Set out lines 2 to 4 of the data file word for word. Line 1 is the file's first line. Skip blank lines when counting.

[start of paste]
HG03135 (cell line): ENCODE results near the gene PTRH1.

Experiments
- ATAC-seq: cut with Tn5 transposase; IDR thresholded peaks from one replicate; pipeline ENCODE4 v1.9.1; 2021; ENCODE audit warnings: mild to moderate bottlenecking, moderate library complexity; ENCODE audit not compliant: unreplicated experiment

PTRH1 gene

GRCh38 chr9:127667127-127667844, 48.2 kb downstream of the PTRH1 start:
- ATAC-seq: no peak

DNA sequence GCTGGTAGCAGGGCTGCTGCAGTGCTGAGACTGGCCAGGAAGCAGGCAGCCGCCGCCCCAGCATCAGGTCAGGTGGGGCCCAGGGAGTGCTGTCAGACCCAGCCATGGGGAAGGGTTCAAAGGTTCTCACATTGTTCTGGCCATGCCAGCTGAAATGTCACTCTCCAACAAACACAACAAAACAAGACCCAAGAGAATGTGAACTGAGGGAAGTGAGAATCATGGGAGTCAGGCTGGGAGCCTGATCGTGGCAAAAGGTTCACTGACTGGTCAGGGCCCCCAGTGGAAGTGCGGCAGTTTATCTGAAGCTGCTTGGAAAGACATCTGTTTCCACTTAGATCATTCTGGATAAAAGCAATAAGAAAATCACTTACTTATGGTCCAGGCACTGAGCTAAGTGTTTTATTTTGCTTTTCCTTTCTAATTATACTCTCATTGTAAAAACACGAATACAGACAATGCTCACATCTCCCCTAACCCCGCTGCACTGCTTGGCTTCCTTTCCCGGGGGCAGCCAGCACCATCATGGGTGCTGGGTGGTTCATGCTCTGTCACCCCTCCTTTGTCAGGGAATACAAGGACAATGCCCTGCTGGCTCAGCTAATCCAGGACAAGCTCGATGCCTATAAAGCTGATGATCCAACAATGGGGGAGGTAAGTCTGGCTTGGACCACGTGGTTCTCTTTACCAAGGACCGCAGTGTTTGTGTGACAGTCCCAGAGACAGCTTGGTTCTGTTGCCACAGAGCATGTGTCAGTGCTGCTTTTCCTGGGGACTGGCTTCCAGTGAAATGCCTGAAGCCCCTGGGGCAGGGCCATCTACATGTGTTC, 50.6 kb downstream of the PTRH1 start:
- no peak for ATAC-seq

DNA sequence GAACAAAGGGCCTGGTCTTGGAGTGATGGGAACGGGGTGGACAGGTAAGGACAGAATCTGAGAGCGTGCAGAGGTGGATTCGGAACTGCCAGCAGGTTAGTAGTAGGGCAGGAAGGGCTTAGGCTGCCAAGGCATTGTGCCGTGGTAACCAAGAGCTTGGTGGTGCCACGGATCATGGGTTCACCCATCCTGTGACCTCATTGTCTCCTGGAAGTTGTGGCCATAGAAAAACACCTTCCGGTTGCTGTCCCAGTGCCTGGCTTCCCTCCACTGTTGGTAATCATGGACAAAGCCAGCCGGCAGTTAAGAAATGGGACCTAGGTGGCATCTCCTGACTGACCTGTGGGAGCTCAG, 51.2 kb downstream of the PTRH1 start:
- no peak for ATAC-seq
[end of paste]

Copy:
Experiments
- ATAC-seq: cut with Tn5 transposase; IDR thresholded peaks from one replicate; pipeline ENCODE4 v1.9.1; 2021; ENCODE audit warnings: mild to moderate bottlenecking, moderate library complexity; ENCODE audit not compliant: unreplicated experiment

PTRH1 gene